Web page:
I love challenging myself and learning, so I decided to take on the rebuild of a Mitsubishi TD04-13T turbocharger. Here you’ll find step-by-step instructions (with pictures).
- TD04-13T rebuild kit (info below)
- 10mm wrench
- 8mm socket
- 12mm socket
- 17mm socket
- Ratchet with 10″+ handle for torque
- Small flat-head screwdriver
- Large flat-head screwdriver (semi-optional, you’ll find out why)
- Large-bore snap-ring pliers (3″ bore minimum – you can get one from McMaster-Carr as part# 5415A64) or from Amazon.com). It has been reported by a reader that the pliers at that Amazon.com link are of low quality.
- Small/typical snap-ring pliers
- Regular pliers (needlenose or other)
- Penetrating lubricant like WD40, Liquid Wrench, etc.
- Touch-up paint, White Out, or similar painting tool with small brush (substitutions possible – read full page to understand what it is needed for)
Part 1: Preparation, Etc
When I work on projects like this, I like to take the time to clean off a good 3’x3′ area on my work surface and get some rags and paper towels handy. Things really shouldn’t get too messy, but there will be some lubricant spraying, oil drips, etc. I highly recommend that you also find a shoebox or like-sized container (ideally with a sealing lid) to place parts into as you pull them off the turbo.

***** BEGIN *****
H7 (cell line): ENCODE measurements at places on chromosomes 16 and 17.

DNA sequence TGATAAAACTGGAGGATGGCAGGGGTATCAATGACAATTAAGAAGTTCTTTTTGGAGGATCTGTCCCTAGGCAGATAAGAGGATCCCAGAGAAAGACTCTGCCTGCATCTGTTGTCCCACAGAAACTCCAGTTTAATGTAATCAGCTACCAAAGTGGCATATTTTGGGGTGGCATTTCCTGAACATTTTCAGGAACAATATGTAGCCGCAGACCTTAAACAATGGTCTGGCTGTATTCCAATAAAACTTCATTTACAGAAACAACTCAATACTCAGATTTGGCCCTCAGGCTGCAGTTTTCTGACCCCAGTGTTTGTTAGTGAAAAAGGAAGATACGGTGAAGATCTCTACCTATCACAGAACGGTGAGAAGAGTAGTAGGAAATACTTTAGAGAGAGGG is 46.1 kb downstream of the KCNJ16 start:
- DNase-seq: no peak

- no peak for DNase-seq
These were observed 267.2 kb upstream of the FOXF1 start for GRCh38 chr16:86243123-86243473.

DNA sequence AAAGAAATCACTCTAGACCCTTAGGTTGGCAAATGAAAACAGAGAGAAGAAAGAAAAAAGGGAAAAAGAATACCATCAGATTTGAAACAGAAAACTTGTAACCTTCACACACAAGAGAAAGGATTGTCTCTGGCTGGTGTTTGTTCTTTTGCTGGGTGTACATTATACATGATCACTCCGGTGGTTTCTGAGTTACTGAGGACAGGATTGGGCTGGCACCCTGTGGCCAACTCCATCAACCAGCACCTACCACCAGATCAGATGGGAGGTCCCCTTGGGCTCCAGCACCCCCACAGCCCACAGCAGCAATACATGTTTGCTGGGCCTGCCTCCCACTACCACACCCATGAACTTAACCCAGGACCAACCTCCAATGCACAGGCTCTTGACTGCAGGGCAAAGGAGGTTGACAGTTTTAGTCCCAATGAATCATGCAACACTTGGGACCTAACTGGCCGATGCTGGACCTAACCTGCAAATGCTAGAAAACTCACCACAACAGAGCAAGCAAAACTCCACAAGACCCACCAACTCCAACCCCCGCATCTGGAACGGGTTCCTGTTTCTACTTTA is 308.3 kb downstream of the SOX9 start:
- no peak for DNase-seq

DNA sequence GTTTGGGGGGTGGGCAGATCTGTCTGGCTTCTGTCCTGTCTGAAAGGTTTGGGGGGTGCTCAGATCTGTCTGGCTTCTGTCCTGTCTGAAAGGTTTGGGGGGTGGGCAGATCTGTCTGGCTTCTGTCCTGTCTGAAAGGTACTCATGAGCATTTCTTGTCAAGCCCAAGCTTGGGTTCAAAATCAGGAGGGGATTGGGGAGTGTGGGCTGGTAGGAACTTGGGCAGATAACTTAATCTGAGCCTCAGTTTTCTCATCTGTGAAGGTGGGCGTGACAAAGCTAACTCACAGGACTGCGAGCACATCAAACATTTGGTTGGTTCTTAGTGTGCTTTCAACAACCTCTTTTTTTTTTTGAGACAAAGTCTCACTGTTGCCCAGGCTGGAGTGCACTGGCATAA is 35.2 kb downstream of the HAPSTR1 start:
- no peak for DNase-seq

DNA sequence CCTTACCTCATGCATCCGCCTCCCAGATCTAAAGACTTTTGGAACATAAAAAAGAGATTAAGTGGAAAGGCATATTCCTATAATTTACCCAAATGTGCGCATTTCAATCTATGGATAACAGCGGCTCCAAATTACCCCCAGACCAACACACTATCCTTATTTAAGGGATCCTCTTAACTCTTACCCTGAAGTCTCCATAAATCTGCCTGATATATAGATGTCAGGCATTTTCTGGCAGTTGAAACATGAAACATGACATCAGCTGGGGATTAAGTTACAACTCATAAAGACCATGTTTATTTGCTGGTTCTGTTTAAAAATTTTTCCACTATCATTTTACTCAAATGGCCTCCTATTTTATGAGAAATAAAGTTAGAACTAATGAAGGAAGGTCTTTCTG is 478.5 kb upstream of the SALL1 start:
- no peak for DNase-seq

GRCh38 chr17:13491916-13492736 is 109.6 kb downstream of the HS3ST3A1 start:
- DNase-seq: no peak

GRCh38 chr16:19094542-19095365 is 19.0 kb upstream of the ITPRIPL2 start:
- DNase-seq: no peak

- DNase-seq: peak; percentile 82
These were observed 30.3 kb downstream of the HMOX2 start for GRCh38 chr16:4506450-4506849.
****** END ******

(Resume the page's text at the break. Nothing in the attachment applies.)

During this project, there are really only two delicate parts you will encounter: the compressor wheel and the turbine wheel. Both of these are very sharp and can be damaged easily. Touch them like you would touch a baby animal egg. While these are the only 2 delicate parts, you should aim to keep your work area cleaned up every hour or so to keep small debris out of the way, especially once you get the center housing and rotating assembly pulled apart (‘CHRA’ from here on out).
I sourced my TD04-13T rebuild kit from Deadbolt Enterprises after getting a quote from another shop that was $20 higher than theirs. The kit, which will cost you around $110 with shipping, came with instructions (albeit vastly less thorough than these) and Jerry at Deadbolt even gave me tech support when I asked him a question about one of the steps. Given that he offers rebuild services as part of his company, he certainly did not have to do this just because he provided a rebuild kit to a customer. I thought that was cool. After I got Deadbolt’s kit, I emailed the other company to get a parts list of their kit for comparison’s sake. They never even responded.
Part 1.5: Safety
I cannot stress this enough: When working with snap rings, wear safety goggles. They are fidgety to work with and are under high compressor while being installed or removed. For example, my snap ring pliers slipped out of the ring holes during the work on the compressor seal (you’ll see later) and the ring shot across the room at very high speed. Had it gone toward my face, I would have been in trouble.